The Impact of AI to the Workforce (Clone)
If the above headline sparks a feeling of panic—relax. The combination of the acronym “AI” and term “workforce” is positive. Yes, for real.
Possibilities of AI in the job market
In an essay posted to LinkedIn, editor Gianna Prudente shared a collection of posts from professionals which cited a survey conducted by Upwork. Apparently 64 percent of C-suite executive intend to hire additional employees in the near future because of the productive results from applying artificial intelligence (AI) in the workforce. (And LinkedIn should know from where it teaches, having launched the AI-assisted “Collaborative Articles,” where professionals can post and trade on their expertise.)
The AI revolution in the workplace is accelerating
It would be an understatement to say that AI is transforming the workplace. Tracy Brower, writing for Forbes, emphasized that workers should adopt an attitude of embracing the changes that accompany AI by being ready and responsive. And many—or rather, more than many—employees are already evolving with AI. The use of generative AI in the workplace is projected to grow to 77.8 million users by the end of this year, which is a beyond large contrast to the 7.8 million who adapted in 2022. And there are other percentages of interest…
Eye-opening AI-related figures
The Forbes article cited the following figures as to the reasoning of employees who are implementing AI in their day-to-day responsibilities:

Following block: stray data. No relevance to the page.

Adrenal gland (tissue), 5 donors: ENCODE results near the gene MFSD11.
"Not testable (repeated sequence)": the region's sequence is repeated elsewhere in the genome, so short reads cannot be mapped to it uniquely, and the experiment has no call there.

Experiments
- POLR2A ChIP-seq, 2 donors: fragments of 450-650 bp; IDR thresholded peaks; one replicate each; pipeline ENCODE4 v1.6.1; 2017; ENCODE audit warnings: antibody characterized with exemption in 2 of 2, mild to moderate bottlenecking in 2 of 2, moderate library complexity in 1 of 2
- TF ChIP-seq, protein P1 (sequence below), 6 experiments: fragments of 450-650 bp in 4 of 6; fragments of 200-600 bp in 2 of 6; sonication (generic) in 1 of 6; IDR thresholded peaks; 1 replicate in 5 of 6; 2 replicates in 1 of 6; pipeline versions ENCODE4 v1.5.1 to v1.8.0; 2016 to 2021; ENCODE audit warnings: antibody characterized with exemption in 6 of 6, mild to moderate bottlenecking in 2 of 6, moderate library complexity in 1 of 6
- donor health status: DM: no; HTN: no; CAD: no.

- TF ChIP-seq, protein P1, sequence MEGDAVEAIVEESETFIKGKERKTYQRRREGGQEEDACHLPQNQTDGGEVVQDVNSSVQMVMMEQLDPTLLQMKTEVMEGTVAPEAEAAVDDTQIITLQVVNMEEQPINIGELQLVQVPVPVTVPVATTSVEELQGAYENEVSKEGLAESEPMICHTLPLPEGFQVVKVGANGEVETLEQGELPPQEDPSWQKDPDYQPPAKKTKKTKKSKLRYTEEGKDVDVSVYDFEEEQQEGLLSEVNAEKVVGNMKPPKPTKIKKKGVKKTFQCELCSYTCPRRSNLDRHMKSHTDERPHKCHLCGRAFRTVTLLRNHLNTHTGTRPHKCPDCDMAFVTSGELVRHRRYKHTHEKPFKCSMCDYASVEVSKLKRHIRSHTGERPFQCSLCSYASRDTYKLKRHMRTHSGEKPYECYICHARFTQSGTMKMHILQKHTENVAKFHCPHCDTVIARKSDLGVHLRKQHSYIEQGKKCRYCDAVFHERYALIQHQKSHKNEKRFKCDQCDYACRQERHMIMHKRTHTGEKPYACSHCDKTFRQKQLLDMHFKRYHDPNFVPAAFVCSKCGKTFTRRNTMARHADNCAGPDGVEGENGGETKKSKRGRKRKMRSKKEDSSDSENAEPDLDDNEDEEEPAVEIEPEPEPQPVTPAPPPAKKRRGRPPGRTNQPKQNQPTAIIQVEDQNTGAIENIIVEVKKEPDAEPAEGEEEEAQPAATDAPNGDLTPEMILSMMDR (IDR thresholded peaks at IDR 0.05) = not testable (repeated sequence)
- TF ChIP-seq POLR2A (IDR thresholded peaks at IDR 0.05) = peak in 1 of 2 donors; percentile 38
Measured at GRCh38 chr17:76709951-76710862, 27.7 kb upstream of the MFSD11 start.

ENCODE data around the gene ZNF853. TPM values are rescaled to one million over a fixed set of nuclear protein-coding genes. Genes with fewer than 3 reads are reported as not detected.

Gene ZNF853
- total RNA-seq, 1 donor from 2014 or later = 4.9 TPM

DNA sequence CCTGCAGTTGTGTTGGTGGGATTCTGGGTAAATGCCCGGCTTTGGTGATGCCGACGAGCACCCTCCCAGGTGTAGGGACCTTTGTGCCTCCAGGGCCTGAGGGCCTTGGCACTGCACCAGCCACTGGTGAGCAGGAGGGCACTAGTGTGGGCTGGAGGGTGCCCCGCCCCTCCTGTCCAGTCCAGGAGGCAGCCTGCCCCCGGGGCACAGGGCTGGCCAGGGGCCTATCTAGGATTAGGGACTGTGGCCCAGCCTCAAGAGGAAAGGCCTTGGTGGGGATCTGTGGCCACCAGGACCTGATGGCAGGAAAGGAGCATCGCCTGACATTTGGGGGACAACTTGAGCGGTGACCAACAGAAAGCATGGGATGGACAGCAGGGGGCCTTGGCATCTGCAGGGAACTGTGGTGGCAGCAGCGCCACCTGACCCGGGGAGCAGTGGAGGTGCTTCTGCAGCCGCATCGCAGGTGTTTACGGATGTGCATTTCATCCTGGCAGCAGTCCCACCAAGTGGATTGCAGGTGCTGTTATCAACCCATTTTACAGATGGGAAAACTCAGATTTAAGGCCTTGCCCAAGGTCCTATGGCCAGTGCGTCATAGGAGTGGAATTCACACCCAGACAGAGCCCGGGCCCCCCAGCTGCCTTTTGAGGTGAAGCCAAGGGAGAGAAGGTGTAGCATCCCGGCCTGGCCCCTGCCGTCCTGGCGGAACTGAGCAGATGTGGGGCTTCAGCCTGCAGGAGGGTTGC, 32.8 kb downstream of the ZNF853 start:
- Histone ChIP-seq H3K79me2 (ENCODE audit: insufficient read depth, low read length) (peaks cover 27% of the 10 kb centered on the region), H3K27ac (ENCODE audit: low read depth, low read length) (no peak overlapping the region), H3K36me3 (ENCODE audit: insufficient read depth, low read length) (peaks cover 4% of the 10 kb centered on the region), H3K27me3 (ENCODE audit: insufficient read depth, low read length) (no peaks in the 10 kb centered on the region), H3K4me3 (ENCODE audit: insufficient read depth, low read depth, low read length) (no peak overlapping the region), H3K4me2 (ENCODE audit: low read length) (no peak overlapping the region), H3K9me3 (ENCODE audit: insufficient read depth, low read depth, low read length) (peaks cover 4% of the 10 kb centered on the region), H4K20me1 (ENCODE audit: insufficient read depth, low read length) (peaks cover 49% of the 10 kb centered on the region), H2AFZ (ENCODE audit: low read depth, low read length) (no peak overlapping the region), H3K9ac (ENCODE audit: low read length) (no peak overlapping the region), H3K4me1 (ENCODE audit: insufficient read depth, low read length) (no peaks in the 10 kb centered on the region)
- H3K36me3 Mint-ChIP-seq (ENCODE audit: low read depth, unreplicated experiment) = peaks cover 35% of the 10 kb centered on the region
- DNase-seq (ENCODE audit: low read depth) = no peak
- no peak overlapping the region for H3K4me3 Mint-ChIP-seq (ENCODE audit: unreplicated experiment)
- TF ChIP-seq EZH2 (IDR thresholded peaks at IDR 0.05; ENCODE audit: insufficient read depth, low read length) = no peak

- 52 percent: Analyze data
- 50 percent: Analyze, input, or create data
- 49 percent: Fix technical issues
- 33 percent: Accomplish tasks faster
- 28 percent: Train in new skill sets
- 30 percent: Minimize or do away with lower-level tasks in exchange for learning advanced skills
- 18 percent: Scheduling for the purpose of efficiency
What the above figures have in common is that they all relate to limiting time-consuming tasks so that new AI-powered job functions—to be performed by human beings—may be learned. Productivity will increase, which in turn will require additional employees. All of this is positive, but anyone who implements AI in their job tasks must practice caution and care.
Genuine concerns about AI where creativity is concerned
Despite the benefits provided by AI, concerns about this new technology remain—and are happening. The possibilities of receiving wrong information when conducting a search, privacy violations, and plagiarism are very real. Any employee who conducts research as part of his or her job must take precautions that the information gleaned from an AI search is both accurate and not a direct lift from another creator’s work.
Cases in point…
Several weeks ago, two authors—Paul Treblay and Mona Awad—filed lawsuits against OpenAI, claiming that their copyrighted publications were used as training tools for ChatGPT, the chatbot for that platform. Situations such as these should serve as a cautionary lesson for how and where and under what conditions AI is utilized in carrying out tasks.
EGC continues to stay aware of the changes that continue to evolve from AI. We invite you to watch our webinar “AI in Action: Applications for Marketing Professionals,” where members of the Agency contribute their insights on what AI actually is and its impact on media, search, and imaginative imagery.
Please also check out EGC EDGE™—a game changing AI-powered platform that helps our clients gain an inside track for standing out against their competitors and gaining greater visibility.